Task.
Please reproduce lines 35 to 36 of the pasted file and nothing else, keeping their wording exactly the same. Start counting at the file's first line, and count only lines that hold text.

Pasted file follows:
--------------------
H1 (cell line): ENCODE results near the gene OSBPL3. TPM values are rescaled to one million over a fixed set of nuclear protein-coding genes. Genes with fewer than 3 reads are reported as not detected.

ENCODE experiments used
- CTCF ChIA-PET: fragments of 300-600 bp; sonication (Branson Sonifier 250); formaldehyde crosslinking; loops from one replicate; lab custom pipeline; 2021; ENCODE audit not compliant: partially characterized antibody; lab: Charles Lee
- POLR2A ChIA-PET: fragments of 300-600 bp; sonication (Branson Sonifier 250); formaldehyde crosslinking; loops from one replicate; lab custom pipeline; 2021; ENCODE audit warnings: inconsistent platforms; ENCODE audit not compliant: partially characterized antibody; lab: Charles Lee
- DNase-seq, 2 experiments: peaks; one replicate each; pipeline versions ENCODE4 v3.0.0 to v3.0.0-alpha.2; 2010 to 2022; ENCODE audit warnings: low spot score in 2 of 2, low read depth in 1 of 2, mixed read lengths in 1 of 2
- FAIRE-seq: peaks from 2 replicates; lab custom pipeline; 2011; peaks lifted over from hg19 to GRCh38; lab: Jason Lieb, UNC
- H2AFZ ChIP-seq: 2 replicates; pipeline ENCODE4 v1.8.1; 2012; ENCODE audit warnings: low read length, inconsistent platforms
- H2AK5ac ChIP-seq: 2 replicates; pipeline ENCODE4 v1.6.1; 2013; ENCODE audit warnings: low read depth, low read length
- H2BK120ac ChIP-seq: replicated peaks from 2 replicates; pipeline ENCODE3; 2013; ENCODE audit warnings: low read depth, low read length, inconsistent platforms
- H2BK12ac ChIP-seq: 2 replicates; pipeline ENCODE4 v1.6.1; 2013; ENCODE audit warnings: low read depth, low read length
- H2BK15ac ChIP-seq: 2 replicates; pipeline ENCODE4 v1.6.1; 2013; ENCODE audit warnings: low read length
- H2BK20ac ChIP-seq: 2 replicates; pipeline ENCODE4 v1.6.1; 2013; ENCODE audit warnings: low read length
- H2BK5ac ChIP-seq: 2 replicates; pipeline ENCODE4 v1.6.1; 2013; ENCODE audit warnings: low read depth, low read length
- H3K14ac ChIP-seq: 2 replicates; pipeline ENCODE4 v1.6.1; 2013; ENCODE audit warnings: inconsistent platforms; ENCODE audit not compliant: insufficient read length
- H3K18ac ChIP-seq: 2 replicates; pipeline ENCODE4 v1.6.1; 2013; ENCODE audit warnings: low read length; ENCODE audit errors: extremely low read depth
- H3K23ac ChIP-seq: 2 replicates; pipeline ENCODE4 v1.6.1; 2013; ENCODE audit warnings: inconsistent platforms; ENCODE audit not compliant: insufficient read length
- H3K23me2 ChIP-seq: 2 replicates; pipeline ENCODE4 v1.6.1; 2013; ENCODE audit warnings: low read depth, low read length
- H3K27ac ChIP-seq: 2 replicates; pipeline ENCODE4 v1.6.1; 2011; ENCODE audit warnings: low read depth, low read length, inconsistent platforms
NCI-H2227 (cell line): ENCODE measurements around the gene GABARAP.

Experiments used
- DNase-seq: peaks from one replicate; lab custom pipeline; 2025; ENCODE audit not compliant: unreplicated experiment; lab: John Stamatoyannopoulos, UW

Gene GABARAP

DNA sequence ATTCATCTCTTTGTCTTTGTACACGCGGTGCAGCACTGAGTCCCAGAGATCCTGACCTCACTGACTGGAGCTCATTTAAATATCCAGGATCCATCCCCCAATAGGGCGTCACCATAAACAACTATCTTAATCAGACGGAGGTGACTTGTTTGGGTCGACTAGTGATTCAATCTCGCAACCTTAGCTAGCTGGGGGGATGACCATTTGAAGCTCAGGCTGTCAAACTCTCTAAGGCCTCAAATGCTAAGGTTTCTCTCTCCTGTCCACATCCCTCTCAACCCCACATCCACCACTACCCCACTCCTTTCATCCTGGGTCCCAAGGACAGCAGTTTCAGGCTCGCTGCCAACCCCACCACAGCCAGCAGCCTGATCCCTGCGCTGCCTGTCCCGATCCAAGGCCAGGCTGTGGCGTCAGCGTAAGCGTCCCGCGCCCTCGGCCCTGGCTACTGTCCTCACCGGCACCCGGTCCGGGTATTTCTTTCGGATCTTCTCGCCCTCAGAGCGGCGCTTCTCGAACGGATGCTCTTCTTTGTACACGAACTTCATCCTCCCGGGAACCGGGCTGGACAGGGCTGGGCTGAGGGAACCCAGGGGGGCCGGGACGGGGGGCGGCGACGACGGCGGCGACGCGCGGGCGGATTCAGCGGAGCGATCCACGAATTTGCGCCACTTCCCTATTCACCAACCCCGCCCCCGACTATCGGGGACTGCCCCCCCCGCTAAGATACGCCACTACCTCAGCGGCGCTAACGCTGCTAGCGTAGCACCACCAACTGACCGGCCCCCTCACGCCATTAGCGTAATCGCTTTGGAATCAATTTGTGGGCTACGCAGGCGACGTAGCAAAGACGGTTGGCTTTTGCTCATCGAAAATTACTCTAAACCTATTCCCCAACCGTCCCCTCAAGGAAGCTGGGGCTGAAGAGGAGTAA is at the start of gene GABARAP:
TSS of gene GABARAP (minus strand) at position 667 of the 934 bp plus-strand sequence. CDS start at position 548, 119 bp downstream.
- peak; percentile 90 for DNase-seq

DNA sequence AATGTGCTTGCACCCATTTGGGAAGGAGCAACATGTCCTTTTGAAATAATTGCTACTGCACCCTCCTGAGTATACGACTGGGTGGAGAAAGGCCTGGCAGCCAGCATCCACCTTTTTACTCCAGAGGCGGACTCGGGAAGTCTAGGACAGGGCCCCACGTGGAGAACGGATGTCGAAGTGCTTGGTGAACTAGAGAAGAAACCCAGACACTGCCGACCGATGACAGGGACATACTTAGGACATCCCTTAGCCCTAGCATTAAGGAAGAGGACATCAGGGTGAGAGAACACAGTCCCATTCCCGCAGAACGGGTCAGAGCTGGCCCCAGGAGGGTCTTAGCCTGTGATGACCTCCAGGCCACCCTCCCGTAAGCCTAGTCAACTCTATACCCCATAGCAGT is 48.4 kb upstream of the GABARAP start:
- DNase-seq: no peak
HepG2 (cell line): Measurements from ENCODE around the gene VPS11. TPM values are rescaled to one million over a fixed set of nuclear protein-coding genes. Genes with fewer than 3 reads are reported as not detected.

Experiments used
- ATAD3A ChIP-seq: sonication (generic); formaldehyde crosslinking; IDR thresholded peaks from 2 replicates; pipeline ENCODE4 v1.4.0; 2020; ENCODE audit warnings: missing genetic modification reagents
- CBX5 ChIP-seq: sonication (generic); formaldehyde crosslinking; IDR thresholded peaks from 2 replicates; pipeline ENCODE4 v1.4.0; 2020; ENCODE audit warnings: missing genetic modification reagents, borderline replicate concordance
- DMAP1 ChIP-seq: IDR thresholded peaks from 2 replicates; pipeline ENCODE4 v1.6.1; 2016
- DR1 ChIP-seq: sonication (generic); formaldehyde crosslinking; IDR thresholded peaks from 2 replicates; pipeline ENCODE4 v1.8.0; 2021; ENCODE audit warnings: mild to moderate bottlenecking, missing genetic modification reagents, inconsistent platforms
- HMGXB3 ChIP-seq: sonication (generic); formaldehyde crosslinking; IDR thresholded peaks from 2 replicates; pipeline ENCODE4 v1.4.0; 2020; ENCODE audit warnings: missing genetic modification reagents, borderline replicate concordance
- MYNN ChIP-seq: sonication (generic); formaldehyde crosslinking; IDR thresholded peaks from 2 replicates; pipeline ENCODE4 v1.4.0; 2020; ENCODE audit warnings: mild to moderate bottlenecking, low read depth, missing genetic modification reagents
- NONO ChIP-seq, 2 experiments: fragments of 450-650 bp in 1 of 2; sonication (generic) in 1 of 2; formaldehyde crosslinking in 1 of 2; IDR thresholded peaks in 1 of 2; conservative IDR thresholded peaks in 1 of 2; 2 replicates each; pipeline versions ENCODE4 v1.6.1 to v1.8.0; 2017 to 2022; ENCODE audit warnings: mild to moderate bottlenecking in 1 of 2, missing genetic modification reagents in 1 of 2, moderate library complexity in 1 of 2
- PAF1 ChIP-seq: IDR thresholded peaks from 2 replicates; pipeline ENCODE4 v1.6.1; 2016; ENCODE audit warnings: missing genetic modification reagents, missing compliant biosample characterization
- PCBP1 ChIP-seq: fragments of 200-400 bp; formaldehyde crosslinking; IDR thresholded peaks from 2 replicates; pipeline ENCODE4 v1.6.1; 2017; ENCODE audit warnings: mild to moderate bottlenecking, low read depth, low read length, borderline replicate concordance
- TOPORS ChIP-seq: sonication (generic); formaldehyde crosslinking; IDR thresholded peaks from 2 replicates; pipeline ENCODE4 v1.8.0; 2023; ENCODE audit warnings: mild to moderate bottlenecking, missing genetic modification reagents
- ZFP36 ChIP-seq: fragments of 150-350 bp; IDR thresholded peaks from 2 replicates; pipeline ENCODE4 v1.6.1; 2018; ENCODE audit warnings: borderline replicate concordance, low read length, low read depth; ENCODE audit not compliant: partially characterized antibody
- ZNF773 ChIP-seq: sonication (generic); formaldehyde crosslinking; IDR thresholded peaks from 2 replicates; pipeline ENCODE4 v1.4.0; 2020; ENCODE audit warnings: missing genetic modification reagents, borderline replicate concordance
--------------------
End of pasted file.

- MYNN ChIP-seq: sonication (generic); formaldehyde crosslinking; IDR thresholded peaks from 2 replicates; pipeline ENCODE4 v1.4.0; 2020; ENCODE audit warnings: mild to moderate bottlenecking, low read depth, missing genetic modification reagents
- NONO ChIP-seq, 2 experiments: fragments of 450-650 bp in 1 of 2; sonication (generic) in 1 of 2; formaldehyde crosslinking in 1 of 2; IDR thresholded peaks in 1 of 2; conservative IDR thresholded peaks in 1 of 2; 2 replicates each; pipeline versions ENCODE4 v1.6.1 to v1.8.0; 2017 to 2022; ENCODE audit warnings: mild to moderate bottlenecking in 1 of 2, missing genetic modification reagents in 1 of 2, moderate library complexity in 1 of 2